The Prodigal God

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On occasion I have confessed to you that I am tackling a text I have never preached on before, but I don’t think that I could get away with telling you that today. In other years I have preached a whole series on this one parable, so I am going to be forced to practice restraint today. This parable almost gives us too much to think about in one sitting.

For starters, I think we need to be mindful of who was in the audience when Jesus presented this parable. The context is important! In verse 1, which we did not read, it says, “Now all the tax collectors and sinners were coming near to listen to him. And the Pharisees and the scribes were grumbling and saying, "This fellow welcomes sinners and eats with them." Hmmm. Scribes and Pharisees grumbling about the kind of crowd Jesus was attracting. Take note of that!!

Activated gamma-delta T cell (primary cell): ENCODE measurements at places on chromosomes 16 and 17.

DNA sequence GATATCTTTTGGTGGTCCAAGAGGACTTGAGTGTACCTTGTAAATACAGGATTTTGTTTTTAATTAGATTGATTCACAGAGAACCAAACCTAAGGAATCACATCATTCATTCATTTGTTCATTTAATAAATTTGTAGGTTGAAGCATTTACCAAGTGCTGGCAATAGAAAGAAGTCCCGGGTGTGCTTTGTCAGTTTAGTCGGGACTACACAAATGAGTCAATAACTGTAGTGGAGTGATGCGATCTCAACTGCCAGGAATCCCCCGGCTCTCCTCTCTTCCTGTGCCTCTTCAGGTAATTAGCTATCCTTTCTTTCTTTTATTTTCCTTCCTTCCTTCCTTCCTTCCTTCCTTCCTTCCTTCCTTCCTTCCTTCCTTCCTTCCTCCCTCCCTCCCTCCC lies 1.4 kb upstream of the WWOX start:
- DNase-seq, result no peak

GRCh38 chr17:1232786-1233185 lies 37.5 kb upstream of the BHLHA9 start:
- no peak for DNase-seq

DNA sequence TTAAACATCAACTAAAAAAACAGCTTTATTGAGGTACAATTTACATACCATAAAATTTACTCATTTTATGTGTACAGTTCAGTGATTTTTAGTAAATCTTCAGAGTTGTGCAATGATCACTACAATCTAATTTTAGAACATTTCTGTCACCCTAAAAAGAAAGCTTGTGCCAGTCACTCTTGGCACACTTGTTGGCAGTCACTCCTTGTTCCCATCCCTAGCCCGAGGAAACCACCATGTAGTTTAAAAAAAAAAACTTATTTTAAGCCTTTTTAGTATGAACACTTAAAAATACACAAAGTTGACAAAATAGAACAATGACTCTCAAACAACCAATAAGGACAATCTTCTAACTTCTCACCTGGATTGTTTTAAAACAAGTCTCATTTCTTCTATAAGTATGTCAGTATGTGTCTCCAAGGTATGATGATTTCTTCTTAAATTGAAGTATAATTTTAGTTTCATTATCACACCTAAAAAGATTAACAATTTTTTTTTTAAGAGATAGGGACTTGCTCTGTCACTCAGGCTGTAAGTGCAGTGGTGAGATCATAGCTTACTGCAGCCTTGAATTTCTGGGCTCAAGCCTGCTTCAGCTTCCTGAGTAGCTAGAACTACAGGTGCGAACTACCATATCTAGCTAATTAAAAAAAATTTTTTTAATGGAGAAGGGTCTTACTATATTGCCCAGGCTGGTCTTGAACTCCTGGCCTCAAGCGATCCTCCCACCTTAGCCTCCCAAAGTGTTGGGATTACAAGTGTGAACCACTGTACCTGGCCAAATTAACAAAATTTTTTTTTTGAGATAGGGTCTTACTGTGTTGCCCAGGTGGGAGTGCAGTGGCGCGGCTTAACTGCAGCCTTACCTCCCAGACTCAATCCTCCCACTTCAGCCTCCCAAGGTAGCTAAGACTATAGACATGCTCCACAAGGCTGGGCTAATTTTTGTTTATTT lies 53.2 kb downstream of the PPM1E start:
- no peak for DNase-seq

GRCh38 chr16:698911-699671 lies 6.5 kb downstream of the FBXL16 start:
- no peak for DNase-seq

This parable - the longest of all the parables in the gospels - consists of three scenes:

(1) the negotiations of the younger son with his father, and his subsequent departure to a foreign country where he is wasteful and becomes impoverished (15:11-19);

(2) the homecoming of that son, and the welcome by his father (15:20-24); and

(3) the interchange between the father and his older son (15:25-32).